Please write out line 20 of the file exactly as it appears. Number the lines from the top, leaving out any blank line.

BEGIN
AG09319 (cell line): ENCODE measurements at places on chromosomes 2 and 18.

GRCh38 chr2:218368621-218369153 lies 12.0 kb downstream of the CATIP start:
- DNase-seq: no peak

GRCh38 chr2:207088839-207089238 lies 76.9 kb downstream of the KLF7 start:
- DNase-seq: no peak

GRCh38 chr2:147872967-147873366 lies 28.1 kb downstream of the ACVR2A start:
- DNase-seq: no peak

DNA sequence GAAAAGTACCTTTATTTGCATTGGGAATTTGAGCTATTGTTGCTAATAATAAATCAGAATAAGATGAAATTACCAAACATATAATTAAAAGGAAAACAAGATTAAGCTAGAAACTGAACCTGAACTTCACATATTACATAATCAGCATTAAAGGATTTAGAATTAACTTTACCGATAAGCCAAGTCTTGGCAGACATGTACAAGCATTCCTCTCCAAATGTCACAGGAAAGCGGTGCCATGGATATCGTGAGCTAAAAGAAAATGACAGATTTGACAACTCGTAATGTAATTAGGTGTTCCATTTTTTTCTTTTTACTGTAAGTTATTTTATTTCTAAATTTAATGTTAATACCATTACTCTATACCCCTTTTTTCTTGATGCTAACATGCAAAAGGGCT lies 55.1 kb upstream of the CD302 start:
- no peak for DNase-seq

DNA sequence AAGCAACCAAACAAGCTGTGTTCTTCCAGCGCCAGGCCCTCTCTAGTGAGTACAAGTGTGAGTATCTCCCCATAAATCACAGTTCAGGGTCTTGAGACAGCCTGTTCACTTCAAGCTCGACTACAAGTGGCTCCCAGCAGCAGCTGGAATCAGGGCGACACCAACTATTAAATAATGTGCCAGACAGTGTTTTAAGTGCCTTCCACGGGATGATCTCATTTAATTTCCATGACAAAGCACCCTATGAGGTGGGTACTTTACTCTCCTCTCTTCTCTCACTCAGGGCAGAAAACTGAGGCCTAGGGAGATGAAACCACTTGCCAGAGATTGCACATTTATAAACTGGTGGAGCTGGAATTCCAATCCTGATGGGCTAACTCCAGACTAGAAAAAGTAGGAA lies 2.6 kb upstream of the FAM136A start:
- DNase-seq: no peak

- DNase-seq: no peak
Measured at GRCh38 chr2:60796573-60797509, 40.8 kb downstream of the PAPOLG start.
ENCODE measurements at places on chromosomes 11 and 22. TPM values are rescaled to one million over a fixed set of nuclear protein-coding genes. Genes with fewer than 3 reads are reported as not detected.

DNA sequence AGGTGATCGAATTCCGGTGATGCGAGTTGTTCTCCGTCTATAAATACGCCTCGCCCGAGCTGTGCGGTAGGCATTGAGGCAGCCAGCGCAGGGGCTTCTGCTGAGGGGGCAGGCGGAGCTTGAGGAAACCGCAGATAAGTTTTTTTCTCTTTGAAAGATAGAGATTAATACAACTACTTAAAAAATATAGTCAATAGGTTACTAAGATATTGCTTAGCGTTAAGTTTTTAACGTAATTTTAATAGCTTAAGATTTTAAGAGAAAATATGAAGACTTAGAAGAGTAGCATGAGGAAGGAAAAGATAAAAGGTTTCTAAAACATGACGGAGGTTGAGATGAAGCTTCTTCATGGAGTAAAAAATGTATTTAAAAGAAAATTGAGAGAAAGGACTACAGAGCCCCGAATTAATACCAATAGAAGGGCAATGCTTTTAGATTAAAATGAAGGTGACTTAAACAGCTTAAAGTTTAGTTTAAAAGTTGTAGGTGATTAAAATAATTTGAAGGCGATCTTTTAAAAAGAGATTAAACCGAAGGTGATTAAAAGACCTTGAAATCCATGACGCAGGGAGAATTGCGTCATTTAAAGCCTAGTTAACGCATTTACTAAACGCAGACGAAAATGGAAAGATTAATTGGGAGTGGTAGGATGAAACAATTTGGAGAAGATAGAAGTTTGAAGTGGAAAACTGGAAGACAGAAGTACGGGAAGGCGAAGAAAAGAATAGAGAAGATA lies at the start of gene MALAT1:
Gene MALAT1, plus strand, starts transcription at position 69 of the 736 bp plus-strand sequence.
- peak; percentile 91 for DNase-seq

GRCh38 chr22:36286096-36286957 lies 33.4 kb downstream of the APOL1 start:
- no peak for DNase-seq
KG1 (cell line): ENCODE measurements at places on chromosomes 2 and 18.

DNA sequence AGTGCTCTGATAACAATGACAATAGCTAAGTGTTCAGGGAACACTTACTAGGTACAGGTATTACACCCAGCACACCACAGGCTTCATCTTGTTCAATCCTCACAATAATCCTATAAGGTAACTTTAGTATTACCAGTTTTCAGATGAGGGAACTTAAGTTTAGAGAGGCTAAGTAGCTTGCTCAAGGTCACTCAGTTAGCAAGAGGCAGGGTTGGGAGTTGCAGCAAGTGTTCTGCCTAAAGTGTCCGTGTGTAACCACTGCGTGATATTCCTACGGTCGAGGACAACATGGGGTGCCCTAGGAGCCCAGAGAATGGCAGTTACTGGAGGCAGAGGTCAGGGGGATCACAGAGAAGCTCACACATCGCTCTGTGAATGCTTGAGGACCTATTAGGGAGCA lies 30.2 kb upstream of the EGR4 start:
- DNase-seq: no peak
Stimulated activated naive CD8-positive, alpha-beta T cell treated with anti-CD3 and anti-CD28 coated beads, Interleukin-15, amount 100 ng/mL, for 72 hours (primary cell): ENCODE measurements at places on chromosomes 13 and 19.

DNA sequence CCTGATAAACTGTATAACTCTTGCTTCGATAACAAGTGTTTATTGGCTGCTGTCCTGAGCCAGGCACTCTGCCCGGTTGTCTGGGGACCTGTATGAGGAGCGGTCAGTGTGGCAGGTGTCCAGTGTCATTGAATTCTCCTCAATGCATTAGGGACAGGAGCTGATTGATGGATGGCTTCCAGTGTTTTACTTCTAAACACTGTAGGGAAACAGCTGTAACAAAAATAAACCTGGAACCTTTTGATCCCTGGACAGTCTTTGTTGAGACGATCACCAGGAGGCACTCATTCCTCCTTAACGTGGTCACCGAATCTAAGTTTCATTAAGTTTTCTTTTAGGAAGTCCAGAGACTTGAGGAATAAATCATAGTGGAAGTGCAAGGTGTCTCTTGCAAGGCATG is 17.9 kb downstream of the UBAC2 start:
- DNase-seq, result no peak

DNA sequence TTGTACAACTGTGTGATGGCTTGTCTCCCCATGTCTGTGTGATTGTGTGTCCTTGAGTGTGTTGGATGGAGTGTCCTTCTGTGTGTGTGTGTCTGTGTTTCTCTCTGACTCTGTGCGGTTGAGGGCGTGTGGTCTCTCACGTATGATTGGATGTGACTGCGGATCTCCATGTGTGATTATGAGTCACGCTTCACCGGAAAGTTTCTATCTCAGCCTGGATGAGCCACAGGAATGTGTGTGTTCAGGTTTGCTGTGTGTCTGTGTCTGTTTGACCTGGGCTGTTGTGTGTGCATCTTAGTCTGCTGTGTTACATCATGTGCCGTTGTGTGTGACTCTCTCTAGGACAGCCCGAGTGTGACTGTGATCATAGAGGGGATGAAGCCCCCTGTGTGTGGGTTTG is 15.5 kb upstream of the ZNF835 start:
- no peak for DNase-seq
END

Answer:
KG1 (cell line): ENCODE measurements at places on chromosomes 2 and 18.